Programs of Modernity: Little Magazines, Anthologies, and the Medialty of Manifestos

International Workshop of the DFG research unit ‘Journalliteratur’

24 November 2021, University of Cologne

In his retrospective and epoch-making essay about “Small Magazines” (1930), Ezra Pound not only emphasizes the importance of magazines for the formulation and transmission of modernist ideas, concepts, and aesthetics, but also formulates two theses that precisely contradict some of the key assumptions our workshop wishes to discuss. The first thesis is: “The significance of the small magazine has, obviously, nothing to do with format.” And the second of Pound’s theses we want to scrutinize reads as follows: “The active periodical is something different from an anthology collected after the fact. And the periodical anthology does not enter active contemporary life as effectively as the review that definitely, even with foolhardiness, asserts its hope and ambition.” In contrast to these two convictions, our workshop assumes, first, that the format(s) of the little magazines play a pivotal role for the formulation of modernist/avantgarde manifestos, group formations, and self-observations and, second, that modernist magazines and anthologies are interrelated and pursue comparable goals on similar grounds in an equivalent ‘active’ manner.

In connection with recent discussions in periodical and modernist studies that underline the significance of both magazines and anthologies for the formation of avantgardistic movements and the conception of modernism as a critical as well as an affirmative term, the workshop is interested in three different set of questions: 1) What are the specific forms, formats and medialities of modern(ist) magazines and anthologies? Which genres develop in both areas in the first decades of the 20th century? How do anthological and periodic formats interact with and differentiate from each other? 2) In which ways can the evolution of modern magazine formats and the corresponding market be related to contemporary developments in the material (printing), advertising, and visual culture? What role does the emergence of new media technologies, especially of cinematography, play for the discourses in and the aesthetics of magazines? How do observations on various media and their innovations inform the conception of ‘the modern’ and ‘the avantgarde’? 3) Are there stable links between specific magazine formats and the ideologies/aesthetics of specific movements such as aestheticism, expressionism, dadaism, etc.? How can we describe the dialogism between the different voices and the editorial concepts inside of a single anthology or magazine but also between various publications?  In which ways do meta-narratives related to specific modernist movements cross the borders between publication genres and formats and how do such migrations change them?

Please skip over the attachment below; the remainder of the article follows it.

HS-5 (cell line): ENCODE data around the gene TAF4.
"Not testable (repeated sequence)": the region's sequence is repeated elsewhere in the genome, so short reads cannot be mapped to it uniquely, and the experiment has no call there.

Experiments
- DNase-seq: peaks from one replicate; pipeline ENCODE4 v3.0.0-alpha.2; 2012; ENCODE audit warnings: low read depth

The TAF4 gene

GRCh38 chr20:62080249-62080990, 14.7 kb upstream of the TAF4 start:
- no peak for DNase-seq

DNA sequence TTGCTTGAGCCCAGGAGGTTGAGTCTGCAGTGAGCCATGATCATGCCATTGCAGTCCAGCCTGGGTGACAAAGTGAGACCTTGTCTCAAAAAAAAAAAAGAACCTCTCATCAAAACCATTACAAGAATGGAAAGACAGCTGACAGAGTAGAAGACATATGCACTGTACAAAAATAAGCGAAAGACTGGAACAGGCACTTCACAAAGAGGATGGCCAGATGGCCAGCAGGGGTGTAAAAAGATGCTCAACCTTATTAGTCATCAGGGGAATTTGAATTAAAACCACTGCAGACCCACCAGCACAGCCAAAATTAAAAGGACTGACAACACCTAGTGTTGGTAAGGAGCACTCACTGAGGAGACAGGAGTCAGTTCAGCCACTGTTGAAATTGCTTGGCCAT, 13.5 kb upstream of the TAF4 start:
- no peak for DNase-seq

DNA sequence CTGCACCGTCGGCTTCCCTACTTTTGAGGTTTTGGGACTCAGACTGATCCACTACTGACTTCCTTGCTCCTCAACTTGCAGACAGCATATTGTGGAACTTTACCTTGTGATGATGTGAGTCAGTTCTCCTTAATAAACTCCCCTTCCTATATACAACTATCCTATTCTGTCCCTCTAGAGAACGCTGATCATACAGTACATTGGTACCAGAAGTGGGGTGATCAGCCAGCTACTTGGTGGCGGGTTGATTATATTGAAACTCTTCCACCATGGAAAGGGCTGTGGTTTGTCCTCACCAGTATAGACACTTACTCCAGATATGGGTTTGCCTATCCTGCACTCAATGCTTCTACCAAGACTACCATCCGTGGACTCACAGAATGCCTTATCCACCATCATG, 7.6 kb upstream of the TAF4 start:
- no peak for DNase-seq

By asking and linking these questions we want to retrace correlations between the three areas of (1) the ‘materiality’ and the design of periodical and anthological publications, (2) the media environment these publications are embedded in, and (3) the literary aesthetics and modernist ideologies articulated in these publications. The retracing of these correlations should on the one hand produce insights about the general role periodicals and anthologies play for the construction of the modern, modernism and avantgarde movements. On the other hand, we hope it facilitates an analytical terminology that leaves behind a simple dialectics of form and content and can describe how the programs of modernity and the media they use coincide, how the formats of modernism are always already modernist manifestos.

The workshop is organized by subproject 1 and subproject 7 of the DFG research unit 2288 “Journal Literature. Rules of Format, Visual Design, and Cultures of Reception”.

Dr. Daniela Gretz, Universität zu Köln

Dr. Marcus Krause, Universität zu Köln

Prof. Dr. Nicolas Pethes, Universität zu Köln

Dr. Nora Ramtke, Ruhr-Universität Bochum

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